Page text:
President Uhuru Kenyatta commissioned a Sh30 billion container terminal at Mombasa Port on Saturday, affirming the government’s commitment to upgrade the facility to boost domestic, regional and international trade.
The event marked the first phase of the second container terminal at the post.
Uhuru said ports are poised to play a more integral role in trade facilitation following the discovery of oil and gases in the country and in the region.
“Kenya itself discovered oil in Turkana and intends to export its first shipment in June 2017,” he said, adding that his administration is in the process of improving oil-handling capacity in the Port of Mombasa.
The new Container Terminal can handle fourth generation vessels of 6,000 Twenty Foot Equivalent Units (TEUs) capacity.
He said completion of the container terminal project marks another milestone for the maritime sector and heralds a new era in the development of ports and their capacity to facilitate the region’s international trade.
“In truth, the import of this project cannot be gainsaid. International trade records show that over 90 per cent of the world’s cargo is transported by sea. Ports are therefore critical to the economic growth of any country,” Uhuru said.
The President noted that the Port of Mombasa plays an important role in the development of the country and it is a lifeline to the regional economies that depend on it for a significant number of their imports and exports.
“To give an example: the port’s transit traffic to the East African region increased from 7.2 million tons in 2014 to 7.7 million tons in 2015—an 8.2 per cent growth,” he said.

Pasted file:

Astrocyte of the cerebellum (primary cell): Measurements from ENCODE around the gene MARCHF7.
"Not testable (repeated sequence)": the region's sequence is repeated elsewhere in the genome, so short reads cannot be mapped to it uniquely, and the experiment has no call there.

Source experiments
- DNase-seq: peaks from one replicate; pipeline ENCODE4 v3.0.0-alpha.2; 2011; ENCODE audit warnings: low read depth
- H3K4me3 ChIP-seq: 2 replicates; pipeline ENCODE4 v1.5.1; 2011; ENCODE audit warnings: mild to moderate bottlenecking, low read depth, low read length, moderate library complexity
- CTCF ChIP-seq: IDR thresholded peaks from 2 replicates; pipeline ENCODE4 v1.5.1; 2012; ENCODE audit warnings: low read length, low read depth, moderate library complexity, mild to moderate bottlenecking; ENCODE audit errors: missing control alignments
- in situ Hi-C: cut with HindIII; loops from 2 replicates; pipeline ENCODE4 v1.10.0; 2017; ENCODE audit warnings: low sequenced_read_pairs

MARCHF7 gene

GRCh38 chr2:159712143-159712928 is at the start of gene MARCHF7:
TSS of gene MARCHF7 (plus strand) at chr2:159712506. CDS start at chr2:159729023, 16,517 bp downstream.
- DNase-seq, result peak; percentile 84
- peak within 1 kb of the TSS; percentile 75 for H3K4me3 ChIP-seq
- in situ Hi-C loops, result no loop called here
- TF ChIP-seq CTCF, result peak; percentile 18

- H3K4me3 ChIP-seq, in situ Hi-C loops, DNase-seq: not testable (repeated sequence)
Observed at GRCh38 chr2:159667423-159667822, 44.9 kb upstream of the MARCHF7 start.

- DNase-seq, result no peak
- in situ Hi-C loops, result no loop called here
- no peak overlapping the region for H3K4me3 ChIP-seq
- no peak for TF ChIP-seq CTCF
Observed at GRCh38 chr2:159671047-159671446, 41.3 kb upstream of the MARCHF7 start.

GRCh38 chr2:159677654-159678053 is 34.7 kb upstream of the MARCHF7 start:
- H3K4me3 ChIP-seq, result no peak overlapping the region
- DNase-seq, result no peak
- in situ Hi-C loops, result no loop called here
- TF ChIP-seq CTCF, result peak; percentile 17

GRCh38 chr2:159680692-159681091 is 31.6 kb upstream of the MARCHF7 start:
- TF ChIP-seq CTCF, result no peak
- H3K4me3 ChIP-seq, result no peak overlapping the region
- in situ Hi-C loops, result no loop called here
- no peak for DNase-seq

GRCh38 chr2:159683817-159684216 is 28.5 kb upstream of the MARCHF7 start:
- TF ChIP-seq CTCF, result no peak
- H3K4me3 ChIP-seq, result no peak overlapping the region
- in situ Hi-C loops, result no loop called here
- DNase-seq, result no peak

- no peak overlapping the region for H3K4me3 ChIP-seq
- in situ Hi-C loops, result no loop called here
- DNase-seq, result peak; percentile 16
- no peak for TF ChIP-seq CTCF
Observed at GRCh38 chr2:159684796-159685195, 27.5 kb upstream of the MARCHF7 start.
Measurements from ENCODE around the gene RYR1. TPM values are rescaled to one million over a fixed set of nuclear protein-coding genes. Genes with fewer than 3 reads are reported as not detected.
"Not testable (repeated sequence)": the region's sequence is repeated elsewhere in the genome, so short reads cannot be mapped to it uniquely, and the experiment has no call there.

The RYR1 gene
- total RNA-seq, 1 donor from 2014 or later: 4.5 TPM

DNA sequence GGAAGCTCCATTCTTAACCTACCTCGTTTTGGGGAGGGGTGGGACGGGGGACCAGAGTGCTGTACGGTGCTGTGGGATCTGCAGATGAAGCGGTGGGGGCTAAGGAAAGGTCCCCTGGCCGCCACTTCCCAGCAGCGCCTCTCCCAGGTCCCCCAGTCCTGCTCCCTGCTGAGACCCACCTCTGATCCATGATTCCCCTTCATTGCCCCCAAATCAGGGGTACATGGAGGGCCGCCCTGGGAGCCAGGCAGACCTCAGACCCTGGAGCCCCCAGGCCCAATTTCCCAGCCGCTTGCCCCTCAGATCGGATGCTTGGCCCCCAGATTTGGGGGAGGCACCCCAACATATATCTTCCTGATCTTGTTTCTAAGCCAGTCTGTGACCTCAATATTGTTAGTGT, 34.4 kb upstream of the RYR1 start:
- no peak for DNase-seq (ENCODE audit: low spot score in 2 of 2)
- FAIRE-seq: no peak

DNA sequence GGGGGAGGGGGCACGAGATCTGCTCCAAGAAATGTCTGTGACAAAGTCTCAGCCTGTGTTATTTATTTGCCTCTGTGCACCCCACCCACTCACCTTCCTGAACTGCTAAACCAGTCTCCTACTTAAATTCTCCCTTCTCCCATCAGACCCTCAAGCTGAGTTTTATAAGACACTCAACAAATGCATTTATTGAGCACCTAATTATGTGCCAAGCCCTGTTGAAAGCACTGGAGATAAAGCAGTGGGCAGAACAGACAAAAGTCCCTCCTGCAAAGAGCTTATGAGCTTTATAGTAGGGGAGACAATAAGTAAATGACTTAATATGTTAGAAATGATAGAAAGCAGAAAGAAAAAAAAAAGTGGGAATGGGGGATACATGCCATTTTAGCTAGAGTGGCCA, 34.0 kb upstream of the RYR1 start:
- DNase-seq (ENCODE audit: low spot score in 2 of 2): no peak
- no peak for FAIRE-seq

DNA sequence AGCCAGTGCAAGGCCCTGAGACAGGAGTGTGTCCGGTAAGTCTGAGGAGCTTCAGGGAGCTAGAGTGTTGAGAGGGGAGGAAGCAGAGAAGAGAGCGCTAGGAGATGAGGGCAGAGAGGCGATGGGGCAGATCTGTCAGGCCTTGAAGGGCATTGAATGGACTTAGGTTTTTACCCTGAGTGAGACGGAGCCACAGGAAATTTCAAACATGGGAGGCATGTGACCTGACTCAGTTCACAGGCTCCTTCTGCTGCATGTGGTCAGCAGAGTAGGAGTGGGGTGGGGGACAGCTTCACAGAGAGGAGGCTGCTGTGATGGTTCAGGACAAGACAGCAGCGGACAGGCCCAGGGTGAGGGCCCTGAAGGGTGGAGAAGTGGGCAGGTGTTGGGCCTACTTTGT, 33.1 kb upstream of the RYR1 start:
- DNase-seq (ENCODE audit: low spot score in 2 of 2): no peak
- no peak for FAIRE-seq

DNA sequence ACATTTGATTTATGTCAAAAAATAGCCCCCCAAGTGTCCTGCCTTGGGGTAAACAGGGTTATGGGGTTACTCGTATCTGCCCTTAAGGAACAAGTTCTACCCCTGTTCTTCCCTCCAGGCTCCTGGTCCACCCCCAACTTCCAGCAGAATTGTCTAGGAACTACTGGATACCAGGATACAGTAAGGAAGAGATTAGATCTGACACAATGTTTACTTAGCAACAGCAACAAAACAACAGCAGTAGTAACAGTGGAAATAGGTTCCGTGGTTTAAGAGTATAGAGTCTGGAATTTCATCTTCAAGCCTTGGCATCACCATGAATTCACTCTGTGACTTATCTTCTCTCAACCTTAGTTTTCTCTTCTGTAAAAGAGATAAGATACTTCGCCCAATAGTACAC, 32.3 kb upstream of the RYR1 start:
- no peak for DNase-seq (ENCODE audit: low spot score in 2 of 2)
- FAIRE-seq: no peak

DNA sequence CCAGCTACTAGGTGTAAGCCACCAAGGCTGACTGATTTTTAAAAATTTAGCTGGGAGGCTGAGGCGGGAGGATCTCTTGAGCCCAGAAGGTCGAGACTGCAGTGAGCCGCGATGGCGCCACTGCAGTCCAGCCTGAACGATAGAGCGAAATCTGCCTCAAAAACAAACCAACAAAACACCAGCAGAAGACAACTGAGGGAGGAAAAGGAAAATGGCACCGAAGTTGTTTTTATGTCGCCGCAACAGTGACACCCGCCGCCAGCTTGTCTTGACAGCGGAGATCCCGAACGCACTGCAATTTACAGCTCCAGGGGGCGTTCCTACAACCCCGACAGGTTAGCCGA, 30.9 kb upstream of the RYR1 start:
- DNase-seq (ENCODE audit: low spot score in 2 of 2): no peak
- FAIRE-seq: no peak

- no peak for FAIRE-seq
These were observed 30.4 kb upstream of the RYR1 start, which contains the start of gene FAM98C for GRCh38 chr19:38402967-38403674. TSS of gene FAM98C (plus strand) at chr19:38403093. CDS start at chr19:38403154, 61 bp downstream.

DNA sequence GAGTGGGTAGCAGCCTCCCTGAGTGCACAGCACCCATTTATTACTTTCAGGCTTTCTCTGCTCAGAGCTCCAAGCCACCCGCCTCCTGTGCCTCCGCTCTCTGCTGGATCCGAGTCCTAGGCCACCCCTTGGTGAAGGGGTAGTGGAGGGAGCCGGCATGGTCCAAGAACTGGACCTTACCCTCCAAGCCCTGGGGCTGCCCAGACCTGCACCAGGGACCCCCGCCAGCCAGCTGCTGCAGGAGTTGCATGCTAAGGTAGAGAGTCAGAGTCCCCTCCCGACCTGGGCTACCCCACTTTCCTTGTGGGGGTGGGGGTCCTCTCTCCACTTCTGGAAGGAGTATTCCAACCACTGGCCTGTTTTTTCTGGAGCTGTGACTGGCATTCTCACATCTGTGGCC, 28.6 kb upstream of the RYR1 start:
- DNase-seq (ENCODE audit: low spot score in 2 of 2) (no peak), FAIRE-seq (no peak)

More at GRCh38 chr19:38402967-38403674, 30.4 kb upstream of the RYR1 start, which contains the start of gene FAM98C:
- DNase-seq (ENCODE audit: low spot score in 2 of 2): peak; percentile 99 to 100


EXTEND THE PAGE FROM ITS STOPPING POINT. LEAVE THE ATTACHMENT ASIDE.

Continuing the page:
Uhuru also disclosed that the Kipevu Oil Terminal in Mombasa County will be relocated to a more suitable location to allow for expansion.
He said the multi-billion shilling project will involve the construction of an off-shore jetty near Dongo Kundu.
“Upon completion, the new terminal will have the capacity to berth four ships of up to 100,000 tons at once compared to the current maximum of one vessel of no more than 80,000 tons, at a time,” he said.
He said the project, together with the expansion of the pipeline capacity between Mombasa and Eldoret, will enhance efficiency in the oil sector and reduce costs both locally and in the region.
The President disclosed that his administration is actively engaged in plans to develop small ports along the coastline into commercially viable entities including Shimoni, Malindi and Kiunga.
“Each port of these ports has been earmarked for development either as a fishing port or a commercial port,” he said.
To further ease congestion, the President said the construction of an alternative route from Mombasa Port to Burundi through Voi, Taita Taveta, Holili border, Singida-Kobero border and finally to Bujumbura, is ongoing.
The corridor, which will cover about 1545 kilometres, will reduce the distance from Mombasa to Bujumbura through the Northern Corridor by 358 kilometres.
The National Assembly has approved Sh27.3 billion from JICA for the construction of a second phase of the second container terminal project set to begin soon.
DP William Ruto commended Uhuru for his commitment to the expansion and modernisation of the port that has scaled up its efficiency.
“The personal commitment of the President has ensured the efficiency that we are witnessing at Mombasa Port,” Ruto said.
National Treasury CS Henry Rotich said the Port of Mombasa is now ranked the fifth best as a result of its improved efficiency.
Mombasa Governor Hassan Joho expressed appreciation for the heavy investments of the national government in the port of Mombasa.